Riding Highway 16 and Highway 97 - Things to know

19 Days | 899.2mi | Riding Time: 91h 17min | 34977 kcal | 50628 vertical feet hwy16-hwy97-description-road-conditions-1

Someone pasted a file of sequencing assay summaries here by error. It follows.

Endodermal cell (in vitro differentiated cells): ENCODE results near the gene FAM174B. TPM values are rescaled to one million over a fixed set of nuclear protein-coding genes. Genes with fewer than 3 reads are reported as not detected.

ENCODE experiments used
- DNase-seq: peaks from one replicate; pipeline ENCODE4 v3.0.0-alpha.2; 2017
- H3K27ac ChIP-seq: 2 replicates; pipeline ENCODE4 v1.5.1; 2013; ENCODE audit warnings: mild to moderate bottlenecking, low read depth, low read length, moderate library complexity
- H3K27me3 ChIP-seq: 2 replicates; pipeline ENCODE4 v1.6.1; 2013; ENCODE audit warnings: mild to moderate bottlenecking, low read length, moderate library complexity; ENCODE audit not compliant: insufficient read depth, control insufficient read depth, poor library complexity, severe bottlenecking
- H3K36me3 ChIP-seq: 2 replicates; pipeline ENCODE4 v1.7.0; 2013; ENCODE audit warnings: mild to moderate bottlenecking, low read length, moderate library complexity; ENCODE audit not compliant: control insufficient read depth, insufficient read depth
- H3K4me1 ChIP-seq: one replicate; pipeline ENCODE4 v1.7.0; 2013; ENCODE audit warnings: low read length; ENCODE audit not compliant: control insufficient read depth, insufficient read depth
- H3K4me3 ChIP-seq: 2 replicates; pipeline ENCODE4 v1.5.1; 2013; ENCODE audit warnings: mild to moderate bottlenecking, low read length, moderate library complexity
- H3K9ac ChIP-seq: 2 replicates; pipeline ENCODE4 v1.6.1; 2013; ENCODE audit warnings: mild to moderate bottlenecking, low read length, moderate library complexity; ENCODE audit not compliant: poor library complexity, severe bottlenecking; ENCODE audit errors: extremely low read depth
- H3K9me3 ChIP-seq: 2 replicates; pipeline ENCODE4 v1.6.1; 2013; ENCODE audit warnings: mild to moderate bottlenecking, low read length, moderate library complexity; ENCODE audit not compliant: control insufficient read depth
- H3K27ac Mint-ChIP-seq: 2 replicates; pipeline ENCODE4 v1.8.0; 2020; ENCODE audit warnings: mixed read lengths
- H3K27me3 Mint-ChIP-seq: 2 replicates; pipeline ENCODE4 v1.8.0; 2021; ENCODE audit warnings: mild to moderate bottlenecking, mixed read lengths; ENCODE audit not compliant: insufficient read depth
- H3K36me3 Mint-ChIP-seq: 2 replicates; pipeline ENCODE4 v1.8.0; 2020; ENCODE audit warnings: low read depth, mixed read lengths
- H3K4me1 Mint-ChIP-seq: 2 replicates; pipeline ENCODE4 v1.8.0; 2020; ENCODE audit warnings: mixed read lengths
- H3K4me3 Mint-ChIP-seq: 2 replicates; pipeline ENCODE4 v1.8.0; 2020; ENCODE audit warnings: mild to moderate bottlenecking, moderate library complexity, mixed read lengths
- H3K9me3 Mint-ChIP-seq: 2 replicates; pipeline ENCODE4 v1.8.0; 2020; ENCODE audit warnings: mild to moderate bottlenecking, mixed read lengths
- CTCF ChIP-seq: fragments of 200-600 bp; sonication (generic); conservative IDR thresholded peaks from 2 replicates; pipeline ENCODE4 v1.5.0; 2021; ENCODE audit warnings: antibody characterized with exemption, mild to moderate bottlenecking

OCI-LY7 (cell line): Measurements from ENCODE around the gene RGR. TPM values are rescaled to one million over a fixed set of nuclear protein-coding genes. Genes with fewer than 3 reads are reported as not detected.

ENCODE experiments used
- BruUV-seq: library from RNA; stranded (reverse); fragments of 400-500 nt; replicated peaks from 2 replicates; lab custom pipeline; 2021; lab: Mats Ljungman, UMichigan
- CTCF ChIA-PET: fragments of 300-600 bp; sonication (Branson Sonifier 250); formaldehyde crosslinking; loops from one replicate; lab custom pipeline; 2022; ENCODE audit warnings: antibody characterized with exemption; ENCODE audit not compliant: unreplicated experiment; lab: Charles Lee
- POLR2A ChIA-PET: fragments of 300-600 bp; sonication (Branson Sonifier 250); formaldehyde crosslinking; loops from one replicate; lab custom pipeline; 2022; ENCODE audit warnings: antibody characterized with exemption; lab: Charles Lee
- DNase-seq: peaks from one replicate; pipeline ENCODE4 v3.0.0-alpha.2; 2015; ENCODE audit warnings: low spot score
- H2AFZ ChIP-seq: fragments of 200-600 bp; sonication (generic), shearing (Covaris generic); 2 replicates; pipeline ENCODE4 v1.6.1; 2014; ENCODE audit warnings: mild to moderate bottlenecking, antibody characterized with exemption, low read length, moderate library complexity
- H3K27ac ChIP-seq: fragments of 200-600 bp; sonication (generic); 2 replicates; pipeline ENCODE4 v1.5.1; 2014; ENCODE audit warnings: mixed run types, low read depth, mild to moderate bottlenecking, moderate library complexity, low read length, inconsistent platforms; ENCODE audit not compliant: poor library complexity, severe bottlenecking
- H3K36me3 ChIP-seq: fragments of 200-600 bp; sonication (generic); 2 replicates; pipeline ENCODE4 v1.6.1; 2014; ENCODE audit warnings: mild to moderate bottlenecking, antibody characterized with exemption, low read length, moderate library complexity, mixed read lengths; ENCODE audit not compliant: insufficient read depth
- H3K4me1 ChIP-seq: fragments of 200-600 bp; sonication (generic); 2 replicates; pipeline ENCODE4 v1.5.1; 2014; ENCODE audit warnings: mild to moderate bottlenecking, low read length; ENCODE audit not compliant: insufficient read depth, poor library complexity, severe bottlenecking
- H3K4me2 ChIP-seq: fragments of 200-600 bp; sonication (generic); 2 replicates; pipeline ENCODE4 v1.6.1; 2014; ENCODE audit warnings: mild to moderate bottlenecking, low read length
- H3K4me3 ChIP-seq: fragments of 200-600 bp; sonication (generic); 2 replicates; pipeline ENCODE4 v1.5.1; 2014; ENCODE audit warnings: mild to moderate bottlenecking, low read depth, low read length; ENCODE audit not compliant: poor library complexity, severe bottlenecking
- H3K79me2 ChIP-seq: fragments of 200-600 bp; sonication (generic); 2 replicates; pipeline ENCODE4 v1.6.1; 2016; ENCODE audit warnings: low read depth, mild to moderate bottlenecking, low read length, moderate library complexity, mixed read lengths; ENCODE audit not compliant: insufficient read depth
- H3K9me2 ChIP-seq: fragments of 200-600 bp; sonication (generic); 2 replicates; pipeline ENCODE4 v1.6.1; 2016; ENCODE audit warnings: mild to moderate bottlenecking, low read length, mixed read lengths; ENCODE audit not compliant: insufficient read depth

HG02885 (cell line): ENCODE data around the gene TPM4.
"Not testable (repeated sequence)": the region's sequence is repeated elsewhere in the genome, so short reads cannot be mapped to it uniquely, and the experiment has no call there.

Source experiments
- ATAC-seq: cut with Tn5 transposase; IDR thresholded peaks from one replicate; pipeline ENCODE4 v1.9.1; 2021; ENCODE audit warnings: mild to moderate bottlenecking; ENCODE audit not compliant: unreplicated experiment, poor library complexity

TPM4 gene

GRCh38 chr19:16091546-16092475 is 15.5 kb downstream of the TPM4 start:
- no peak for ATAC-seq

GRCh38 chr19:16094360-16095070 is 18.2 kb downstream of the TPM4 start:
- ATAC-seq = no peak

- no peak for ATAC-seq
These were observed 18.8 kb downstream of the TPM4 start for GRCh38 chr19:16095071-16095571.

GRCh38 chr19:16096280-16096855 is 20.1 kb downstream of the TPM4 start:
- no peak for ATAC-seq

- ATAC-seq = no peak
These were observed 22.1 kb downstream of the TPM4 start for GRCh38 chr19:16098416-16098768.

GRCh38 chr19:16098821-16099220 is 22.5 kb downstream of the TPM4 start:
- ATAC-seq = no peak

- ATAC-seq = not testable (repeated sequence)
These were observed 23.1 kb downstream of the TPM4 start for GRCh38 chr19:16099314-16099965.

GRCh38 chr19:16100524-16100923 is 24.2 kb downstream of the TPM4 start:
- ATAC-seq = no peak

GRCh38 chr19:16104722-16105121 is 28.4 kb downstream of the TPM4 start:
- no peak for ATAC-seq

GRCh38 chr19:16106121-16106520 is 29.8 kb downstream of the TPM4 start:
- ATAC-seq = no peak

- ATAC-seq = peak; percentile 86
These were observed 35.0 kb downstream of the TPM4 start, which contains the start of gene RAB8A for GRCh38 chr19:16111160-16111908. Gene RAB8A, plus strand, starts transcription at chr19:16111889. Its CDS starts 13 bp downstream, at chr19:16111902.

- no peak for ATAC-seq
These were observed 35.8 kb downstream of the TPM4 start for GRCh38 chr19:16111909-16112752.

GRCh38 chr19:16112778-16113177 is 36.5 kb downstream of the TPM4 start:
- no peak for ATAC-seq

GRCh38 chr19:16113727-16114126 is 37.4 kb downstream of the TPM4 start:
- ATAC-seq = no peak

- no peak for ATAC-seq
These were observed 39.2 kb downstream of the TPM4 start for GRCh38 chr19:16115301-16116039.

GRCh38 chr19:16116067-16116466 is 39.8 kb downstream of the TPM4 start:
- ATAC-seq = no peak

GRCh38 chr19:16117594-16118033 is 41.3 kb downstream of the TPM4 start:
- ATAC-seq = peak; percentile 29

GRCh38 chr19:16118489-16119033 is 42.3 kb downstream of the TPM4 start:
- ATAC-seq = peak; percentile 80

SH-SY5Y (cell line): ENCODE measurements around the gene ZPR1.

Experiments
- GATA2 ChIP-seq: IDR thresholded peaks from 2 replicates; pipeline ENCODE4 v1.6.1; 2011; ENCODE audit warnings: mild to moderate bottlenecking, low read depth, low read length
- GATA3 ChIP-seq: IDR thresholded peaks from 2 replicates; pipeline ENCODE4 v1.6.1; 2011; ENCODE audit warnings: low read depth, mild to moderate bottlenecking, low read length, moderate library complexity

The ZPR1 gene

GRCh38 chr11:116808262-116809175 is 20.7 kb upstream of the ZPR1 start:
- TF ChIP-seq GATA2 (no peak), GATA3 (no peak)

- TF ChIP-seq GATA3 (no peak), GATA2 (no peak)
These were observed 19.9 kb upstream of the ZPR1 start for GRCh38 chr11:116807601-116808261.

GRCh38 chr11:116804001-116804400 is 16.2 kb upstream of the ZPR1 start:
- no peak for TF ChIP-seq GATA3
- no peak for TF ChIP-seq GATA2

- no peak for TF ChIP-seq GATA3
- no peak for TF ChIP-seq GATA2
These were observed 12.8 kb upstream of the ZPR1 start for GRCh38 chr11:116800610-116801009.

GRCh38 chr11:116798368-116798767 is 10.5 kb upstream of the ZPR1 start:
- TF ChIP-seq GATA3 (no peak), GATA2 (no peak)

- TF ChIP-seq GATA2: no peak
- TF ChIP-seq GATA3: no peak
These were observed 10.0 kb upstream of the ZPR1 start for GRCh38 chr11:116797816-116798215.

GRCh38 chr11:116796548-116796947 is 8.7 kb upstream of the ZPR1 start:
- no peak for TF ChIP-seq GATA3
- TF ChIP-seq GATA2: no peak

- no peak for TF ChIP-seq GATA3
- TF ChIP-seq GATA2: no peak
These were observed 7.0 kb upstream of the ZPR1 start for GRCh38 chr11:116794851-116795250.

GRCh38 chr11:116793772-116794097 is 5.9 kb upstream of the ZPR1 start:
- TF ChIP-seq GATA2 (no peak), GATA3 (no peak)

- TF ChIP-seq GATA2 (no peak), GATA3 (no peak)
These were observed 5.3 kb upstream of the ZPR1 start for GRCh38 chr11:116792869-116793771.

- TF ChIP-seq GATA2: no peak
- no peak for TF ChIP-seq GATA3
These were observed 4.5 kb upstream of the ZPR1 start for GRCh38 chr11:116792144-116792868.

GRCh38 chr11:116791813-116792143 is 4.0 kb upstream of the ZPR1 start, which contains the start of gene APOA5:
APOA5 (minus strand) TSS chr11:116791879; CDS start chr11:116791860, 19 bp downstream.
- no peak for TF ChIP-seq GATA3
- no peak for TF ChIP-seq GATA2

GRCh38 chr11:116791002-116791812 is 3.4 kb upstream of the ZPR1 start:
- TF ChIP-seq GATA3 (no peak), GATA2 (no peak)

After the spectacular Steward-Cassiar-Highway we went south through Smithers, Burns Lake, Prince George, Whistler and Vancouver Island. Already at the junction of the Steward-Cassiar-Highway and Highway 16 we realized: The traffic increased! The Highway had two lanes most of the time until Prince George. Goodbye wilderness! Many trucks and a small or even no shoulder: This is really not the place for bicyclists! The truck pass you on a very high speed and mostly without safety distance, they assume the road belongs to them. Therefore a few passing maneuvers were really dangerous for us. After Prince George we kept going on Highway 97 with similar road conditions and even more traffic.hwy16-hwy97-description-road-conditions-2 After Quesnel we could get away from the traffic for a while, since there was the Highway 99. This is a back road which cuts of the really busy roads around Vancouver and crosses over to Whistler. The rest of the tour is not recommendable for bicycles. If you plan a trip like this, there is a nice alternative which unfortunately came too late for us: Take the ferry from Prince Ruppert to Vancouver Island. We heard there are nice views to glaciers, amazing coast landscapes and also wale sightings directly from the ferry. The next time we will be on that boat. Highway 16 and Highway 97 really cannot be recommended for bicycles.hwy16-hwy97-description-road-conditions-3If anybody still chooses to go on the Highway (by bicycle or other transport way): Definitely plan in one day at Smithers. This town claims to be similar then an Alpine ski town similar to for example Garmisch Partenkirchen. Therefore a German butcher with a restaurant and also a German bakery can be found in the Main Street. From downtown the Hudson Bay Mountain is not very far. In the winter there are many runs for skiing and in the summer the mountain is used by downhill mountain bikers and also hikers. We did a daytrip up to the Crater Lake, which is a little lake far above the tree line. Amazing views are guaranteed and after a nice run on our Liteville Mountainbikes, we had a cool beer in town.hwy16-hwy97-description-road-conditions-4 A second must stop is the town of Whistler where the Olympic Winter Games of Vancouver took place in 2010. This made this town very famous and is now overrun by tourists. Therefore we kept going and stayed in a small town Squamish. From there we did a two day trip to a small cabin at the Elfin Lake. For both hikers and mountain bikers this is a very nice and scenic trip. We stayed in the small Elfin Lake Cabin for one night and paid $15 per person including a butane stove at the hut. Used to the European style of these kinds of cabins, we expected at least mattresses. But once we were there, we had to realize there was nothing but wooden platforms. And what’s the positive thing of sleeping on plain wood without air-mattress? You don’t miss the early sunrise, which was absolutely amazing on that day! Since the cabin is at about 1550m we had about 1500m of downhill before we got back to Squamish, which is at sea level. hwy16-hwy97-description-road-conditions-5Salmon fans be prepared: Whenever you get closer to the coast on the highways you should look to all the small creeks and try to spot them. On our trip in September we saw thousands of salmon spawning. It almost seems unreal to see such a large fish of about three foot length in all the small creeks. No wonder why bears can catch salmon: It is not because they have good fishing skills; it is more because you can’t miss the fish if there are hundreds on one spot. hwy16-hwy97-description-road-conditions-6